مدى انتشار استخدام الأدوية المصروفة بدون وصفة طبية لدى النساء الحوامل: دراسة مستعرضة في بعض المناطق في الضفة الغربية الفلسطينية
Prevalence of over-the-counter medication use among pregnant women: A cross-sectional study in some areas in the Palestinian West Bank
ملفين مصطفى يوسف مصلح
malvin mustafa yousef musleh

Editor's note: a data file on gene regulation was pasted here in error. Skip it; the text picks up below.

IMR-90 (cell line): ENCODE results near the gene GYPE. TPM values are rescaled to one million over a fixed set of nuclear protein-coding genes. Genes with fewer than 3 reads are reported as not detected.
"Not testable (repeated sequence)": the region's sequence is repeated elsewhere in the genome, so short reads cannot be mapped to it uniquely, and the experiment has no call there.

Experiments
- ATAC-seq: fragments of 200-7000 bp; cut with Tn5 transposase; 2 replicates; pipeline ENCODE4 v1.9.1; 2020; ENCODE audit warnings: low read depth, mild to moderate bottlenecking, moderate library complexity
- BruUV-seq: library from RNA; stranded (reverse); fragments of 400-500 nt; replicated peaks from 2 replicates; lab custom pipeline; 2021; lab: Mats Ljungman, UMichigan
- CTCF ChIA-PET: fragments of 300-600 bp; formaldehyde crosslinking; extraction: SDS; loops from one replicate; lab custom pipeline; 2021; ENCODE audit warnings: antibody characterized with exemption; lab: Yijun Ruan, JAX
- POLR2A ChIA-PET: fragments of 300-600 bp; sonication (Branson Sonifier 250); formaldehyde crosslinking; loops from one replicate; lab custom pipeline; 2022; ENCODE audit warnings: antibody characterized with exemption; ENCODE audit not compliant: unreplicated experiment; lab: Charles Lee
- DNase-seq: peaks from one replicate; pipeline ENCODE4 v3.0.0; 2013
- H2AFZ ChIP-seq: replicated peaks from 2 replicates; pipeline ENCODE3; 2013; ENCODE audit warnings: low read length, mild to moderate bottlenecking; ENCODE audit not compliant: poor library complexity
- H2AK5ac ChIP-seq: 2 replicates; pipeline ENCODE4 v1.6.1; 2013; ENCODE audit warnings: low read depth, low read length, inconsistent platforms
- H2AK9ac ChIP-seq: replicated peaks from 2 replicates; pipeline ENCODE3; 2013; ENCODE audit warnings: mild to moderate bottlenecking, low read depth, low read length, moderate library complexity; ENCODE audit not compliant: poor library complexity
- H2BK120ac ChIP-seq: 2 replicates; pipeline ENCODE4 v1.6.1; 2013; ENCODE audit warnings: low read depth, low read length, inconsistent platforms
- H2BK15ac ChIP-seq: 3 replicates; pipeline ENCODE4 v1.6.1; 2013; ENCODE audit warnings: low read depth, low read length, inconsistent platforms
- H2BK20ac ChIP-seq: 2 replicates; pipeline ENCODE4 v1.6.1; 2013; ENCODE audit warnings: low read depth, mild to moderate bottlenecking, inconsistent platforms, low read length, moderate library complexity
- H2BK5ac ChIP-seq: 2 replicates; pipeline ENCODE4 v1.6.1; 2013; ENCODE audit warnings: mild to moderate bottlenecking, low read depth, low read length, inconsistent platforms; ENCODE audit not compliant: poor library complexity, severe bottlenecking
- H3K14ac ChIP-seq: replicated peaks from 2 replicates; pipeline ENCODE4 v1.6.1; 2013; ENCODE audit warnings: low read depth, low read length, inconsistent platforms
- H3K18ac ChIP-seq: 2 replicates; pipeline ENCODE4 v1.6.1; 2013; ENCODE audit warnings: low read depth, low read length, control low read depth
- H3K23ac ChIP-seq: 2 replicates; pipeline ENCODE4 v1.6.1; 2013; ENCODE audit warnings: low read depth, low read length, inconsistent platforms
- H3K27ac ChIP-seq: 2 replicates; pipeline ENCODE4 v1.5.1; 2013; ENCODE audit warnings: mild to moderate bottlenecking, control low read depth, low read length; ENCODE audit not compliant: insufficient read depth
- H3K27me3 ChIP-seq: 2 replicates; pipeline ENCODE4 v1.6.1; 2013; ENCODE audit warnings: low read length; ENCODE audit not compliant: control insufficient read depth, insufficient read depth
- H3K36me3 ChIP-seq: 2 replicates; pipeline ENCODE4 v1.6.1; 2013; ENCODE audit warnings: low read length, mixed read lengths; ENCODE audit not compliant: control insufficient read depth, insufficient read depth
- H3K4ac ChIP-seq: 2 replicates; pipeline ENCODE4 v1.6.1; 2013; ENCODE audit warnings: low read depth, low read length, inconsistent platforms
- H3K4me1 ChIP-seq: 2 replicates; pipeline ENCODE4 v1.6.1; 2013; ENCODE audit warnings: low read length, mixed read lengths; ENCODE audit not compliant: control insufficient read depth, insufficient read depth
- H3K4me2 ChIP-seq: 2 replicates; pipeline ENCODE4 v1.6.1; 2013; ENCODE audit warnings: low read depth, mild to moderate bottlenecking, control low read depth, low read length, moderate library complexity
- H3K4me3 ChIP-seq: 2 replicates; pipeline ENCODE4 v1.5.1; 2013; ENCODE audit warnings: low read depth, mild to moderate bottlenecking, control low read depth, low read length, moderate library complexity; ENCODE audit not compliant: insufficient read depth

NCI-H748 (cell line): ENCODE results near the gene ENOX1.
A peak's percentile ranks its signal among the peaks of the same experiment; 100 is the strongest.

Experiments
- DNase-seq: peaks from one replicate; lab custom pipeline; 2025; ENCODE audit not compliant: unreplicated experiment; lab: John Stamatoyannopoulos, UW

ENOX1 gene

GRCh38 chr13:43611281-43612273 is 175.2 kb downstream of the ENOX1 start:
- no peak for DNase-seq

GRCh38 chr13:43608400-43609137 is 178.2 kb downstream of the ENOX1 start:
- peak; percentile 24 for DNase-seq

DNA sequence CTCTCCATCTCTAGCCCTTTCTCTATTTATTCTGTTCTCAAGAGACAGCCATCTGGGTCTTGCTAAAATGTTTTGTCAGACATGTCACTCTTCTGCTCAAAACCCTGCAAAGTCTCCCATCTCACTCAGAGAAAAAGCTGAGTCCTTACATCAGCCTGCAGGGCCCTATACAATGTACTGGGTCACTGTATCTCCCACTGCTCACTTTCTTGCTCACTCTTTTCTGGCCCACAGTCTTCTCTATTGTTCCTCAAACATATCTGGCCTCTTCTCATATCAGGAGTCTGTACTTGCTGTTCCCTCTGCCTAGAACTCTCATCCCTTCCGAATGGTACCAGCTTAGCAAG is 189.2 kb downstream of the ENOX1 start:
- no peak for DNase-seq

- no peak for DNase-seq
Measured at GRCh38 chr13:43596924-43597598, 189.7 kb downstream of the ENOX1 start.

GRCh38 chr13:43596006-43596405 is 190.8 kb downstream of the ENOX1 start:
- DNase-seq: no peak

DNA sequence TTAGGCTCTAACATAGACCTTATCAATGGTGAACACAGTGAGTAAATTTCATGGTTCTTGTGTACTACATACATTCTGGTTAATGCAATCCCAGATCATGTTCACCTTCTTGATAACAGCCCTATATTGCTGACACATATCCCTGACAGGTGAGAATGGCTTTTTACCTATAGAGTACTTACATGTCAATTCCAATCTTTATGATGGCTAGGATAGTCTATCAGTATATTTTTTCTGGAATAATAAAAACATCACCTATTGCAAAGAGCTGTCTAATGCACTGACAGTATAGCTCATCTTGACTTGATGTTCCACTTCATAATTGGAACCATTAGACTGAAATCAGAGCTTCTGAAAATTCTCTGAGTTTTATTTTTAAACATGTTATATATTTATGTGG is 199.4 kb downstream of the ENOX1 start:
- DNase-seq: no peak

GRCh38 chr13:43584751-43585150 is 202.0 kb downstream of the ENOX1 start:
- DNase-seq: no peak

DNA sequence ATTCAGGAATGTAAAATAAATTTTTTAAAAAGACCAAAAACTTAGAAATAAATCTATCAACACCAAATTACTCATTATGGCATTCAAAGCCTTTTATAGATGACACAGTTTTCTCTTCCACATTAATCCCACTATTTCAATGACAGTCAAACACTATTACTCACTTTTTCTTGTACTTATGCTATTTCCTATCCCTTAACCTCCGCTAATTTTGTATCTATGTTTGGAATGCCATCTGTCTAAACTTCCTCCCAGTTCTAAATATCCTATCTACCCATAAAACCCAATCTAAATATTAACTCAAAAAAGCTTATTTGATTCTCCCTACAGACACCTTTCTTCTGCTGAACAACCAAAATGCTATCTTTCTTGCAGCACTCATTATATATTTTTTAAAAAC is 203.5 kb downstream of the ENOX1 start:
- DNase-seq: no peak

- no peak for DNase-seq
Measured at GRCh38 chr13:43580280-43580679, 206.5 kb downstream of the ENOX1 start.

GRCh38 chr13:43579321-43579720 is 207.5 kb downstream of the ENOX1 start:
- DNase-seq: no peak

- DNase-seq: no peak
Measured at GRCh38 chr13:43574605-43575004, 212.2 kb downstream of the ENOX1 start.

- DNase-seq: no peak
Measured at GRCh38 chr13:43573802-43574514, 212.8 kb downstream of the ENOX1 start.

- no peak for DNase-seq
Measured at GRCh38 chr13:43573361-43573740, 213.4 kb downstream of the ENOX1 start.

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Background: Over-the-counter medications are widely used by the Palestinian population, including pregnancy women. This study seeks to find out the prevalence of use OTC medications by pregnant women, and the effects of these drugs on their pregnancy. The objectives of the study are concluded in finding out the level of using OTC medications among pregnant women, and the awareness of the effects of such drugs on the women and their babies. This study has been motivated by the fact that taking of over the counter medicines has in some cases resulted in the birth of deformed babies among other challenges health and physical challenges. Methods: The study has employed a descriptive design. The population of the pregnant women will act as the target population. The sampling process was stratified by site and the researcher interviewed 555 pregnant women as target sample. Data were collected by interviewing the pregnant women in three main governate hospitals, in Nablus (North), Ramallah (Center), Hebron (South) and in private clinics and hospitals. These women filled out questionnaires to determine the prevalence of using OTC medications during their pregnancy. The data is analyzed by use of descriptive and inferential statistics andpresented by way of statistical means. Results: Of the 555 women, 391 (70.5%) women were taking OTC medications during pregnancy. The most reported medications used were; OTC vitamins, heartburn and acid reflux medications and analgesics with a percent of use 98.0%, 97.7% and 46.8% respectively. 67.8% of these mothers were in the ages between 20-40, and 64.1% were overweight women. The majority of those taking OTC medications during pregnancy had been directed by the doctors (58.2%), while the pharmacists were the lead source of theinformation (83.1%). 65.0% of pregnant women thought that OTC are safe, but with consultation of the professionals and 29.5 % thought that they are totally unsafe. Conclusion: This study is the first study that detected the prevalence of OTC medications use in Palestinian pregnant women. The prevalence of use was high. We have identified the predictors of OTC medications use and the problems faced during pregnancy leading them to take OTC medications. The lack of awareness on using these medications during pregnancy is alarming. Educational programs should be held for increasing the awareness among pregnant women on the effects of OTC medications on their pregnancy.